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“Photographer-World Problems”: Renewing a Passport
Passport-Photo Glaze I have it -- Copyright 2014 Jeffrey Friedl, http://regex.info/blog/
Nikon D4 + Nikkor 85mm f/1.4 — 1/60 sec, f/8, ISO 500 — image data
Passport-Photo Glaze
I have it

Renewing one's American passport by mail isn't too arduous for most folks.... you just need:

  • old passport
  • filled-out application form
  • photo
  • fee
  • self-addressed stamped envelope

For most folks the photo is probably the biggest hassle because you have to stop by one of those booths in a mall or something, but if you're a photographer, photo means you really need (or at least in my case I actually used):

  • Camera (Nikon D4 + Nikkor 85mm f/1.4 lens)
  • Tripod (Gitzo and Really Right Stuff)
  • White foamcore board as backdrop
  • SB-900 speedlight as on-camera commander (why can't Nikon's pro body include a commander like the D700!?)
  • SB-800 speedlight as primary illumination
  • Reflector umbrella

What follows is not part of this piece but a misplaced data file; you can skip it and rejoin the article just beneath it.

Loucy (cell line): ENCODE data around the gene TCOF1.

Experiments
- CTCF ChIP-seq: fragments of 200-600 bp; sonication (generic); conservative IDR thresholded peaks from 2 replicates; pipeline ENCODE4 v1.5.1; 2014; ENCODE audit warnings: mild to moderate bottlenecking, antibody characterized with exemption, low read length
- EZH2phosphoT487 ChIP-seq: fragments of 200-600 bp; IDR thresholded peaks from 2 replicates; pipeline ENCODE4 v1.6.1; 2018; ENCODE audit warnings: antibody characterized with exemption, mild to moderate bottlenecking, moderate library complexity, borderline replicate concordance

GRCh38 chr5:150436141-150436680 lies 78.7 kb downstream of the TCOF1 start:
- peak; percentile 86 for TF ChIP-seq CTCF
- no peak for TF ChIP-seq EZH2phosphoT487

• Stand for umbrella
  • speedlight mount for umbrella/stand
  • SB-600 speedlight to light background
  • CamRanger camera remote-control unit
  • Apple iPad mini to connect to CamRanger remote-control unit
  • computer / Lightroom / photo printer / photo paper
  • patience

I have little experience with portraiture (though I try), but even less experience/confidence with artificial light, so it ended up being quite the ordeal to find everything and get it set up, then figure out how to work the speedlights. Nikon, bless them, seems to be able to come up with a completely different, completely horrible UI design with every new speedlight model.

Once I got things set up, actually taking the photos took only a few moments. Then another 20 minutes to put everything away, and then another 30 minutes fighting with Satan's Printer (the evil Canon MG3600, which I swear will be the last Canon printer I ever buy) to get the hardcopy. Then carefully cutting out the 2”×2” square required for the application took some time.

The application is a bit more complex living overseas because at least in Japan you can't write a check, so you have to go to the post office and get a postal money order to include with the application. With a postal money order, you pay in yen and get a paper redeemable (in this case by the passport office) for dollars at any post office in The States. It doesn't sound arduous, but wow, it was.